A. My favorite part of this work is when I get to go and make my donations, especially during the Holiday Season. Fulfilling a Christmas wish list for underprivileged children in my community is honestly so exciting. Many people take things, like having presents to open on Christmas morning for granted, but so many families can't buy gifts, and through Beads for Needs, I can ensure there are presents. There have been times that I have received thank you notes from families, and it really shows the positive effect of Beads for Needs. I often share pictures of my donations and tag the organizations I am supporting on the Beads for Needs Instagram page so my supporters can see exactly where the money is going and its effects on our community.
A big part of Beads for Needs is donating needed supplies, not money. When I donate specific items, I am able to create a personal connection with these families that is so much more meaningful than just giving money.
Q. What has been the hardest thing to handle when starting your own business?
A. The biggest challenge was COVID. I'd previously been selling with my club here at Providence Day and selling my products at various PD events, such as homecoming and sporting events; the PD Community has been an enormous part of Beads for Needs. Without the PD Community and lack of in-person events during COVID, it became challenging to sell my stuff. COVID made it impossible for me to sell my jewelry at community events.
But also, because of COVID, Beads for Needs had to evolve; I had to change my business tactics. I started to contact many local Charlotte boutiques to sell my jewelry–during the pandemic, I had a table in Swoozies where I had the opportunity to raise money and expand Beads for Needs! Before COVID, I only created string bracelets, but now I work with resin to make earrings, trays, and necklaces to keep up with the trends!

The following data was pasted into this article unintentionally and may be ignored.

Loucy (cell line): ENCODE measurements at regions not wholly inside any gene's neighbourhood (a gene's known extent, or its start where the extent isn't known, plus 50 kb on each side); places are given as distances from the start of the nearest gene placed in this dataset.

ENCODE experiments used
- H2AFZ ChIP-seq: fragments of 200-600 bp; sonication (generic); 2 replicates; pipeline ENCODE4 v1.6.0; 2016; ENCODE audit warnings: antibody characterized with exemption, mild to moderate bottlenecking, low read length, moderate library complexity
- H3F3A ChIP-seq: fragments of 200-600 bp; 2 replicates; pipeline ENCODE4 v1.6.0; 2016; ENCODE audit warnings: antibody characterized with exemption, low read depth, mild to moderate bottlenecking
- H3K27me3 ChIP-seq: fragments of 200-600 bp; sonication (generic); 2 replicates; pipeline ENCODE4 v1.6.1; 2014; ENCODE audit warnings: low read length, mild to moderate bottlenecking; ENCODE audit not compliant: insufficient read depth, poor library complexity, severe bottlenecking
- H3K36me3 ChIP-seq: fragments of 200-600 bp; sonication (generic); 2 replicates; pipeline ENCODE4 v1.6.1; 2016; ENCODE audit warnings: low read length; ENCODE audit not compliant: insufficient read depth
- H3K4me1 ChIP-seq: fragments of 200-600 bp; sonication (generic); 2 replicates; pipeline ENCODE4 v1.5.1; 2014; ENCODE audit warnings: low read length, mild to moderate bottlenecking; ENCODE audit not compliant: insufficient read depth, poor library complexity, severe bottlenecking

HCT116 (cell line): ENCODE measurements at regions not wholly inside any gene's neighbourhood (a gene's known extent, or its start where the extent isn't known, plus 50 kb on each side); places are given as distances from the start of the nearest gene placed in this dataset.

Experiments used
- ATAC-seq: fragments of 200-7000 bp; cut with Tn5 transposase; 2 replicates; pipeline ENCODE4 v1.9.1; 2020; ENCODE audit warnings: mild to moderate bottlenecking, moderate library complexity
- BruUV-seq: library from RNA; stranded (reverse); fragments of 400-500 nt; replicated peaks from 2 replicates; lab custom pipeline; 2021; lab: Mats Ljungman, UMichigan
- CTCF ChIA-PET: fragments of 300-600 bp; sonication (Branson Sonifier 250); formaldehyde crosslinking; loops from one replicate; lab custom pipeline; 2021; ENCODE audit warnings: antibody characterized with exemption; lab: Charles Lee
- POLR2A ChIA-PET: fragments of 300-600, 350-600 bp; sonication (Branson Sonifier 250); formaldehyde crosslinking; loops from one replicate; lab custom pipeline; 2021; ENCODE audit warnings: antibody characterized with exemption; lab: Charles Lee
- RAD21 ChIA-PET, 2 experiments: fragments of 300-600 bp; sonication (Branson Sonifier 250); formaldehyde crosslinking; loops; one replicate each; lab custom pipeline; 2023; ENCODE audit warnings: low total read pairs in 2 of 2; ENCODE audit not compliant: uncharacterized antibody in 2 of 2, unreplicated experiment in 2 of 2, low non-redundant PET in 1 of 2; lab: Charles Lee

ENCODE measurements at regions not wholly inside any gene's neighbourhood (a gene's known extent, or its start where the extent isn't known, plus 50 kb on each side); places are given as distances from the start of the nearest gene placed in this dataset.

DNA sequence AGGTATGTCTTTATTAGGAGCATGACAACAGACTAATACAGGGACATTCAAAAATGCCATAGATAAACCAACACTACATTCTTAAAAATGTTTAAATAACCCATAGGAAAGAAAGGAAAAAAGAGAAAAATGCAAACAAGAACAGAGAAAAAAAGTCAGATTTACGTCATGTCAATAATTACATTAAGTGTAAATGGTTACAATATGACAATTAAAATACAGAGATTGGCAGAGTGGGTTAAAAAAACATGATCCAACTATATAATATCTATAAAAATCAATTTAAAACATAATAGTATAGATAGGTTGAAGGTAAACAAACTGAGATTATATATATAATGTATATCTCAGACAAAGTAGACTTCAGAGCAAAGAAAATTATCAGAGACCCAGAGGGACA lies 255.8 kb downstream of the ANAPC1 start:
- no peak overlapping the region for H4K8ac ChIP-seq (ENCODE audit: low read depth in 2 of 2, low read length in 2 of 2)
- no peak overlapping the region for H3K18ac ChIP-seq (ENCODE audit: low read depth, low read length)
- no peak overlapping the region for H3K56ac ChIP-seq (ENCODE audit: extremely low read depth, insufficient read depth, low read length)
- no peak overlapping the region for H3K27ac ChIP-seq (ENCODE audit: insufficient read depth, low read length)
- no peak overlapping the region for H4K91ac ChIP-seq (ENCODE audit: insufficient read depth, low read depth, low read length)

Q. What is something you weren’t expecting?
A. Obviously, COVID was unexpected, but I was able to expand Beads for Needs during this time. I also was not expecting the immense support from the Providence Day community. PD has constantly given me opportunities to sell my jewelry and raise money. Last year, I presented to Dr. James Edge’s Social Entrepreneurship class, where I talked about the evolution of Beads for Needs and how it has changed and grown since the start of the pandemic. I never thought I would guest lecture about Beads for Needs when I first started!
Q. Where do you see Beads for Needs going in the future?
A. I would love to continue Beads for Needs in the future. My time is a big obstacle because of all my school work and extracurricular activities, such as tennis and winter track. School comes first, so it is hard to plan for the future when I am balancing everything right now. Over the summer and holiday breaks, I try to get ahead and make lots of products. I definitely sell more during the summer, since I have more time. It's more challenging to run Beads for Needs during the school year. I still make donations throughout the school year and sell my jewelry, but I hope to continue to expand Beads for Needs in the future.
Q. What advice would you give other students trying to start their own business?
A. The advice I would give other students would be to go out there and do something they are really passionate about. If you are passionate about something and want to start a business, take the time to make it a reality. It might seem intimidating at first, but there are so many resources out there. You can research online or get in touch with people around PD, like Dr. Edge. Dr. Edge was so incredibly helpful and assisted me in many aspects of growing Beads for Needs, such as marketing and ensuring that my non-profit reflects my interests. So just make that jump and get started; you won't regret it.
To learn more about Mary Linda and Beads for Needs, click here!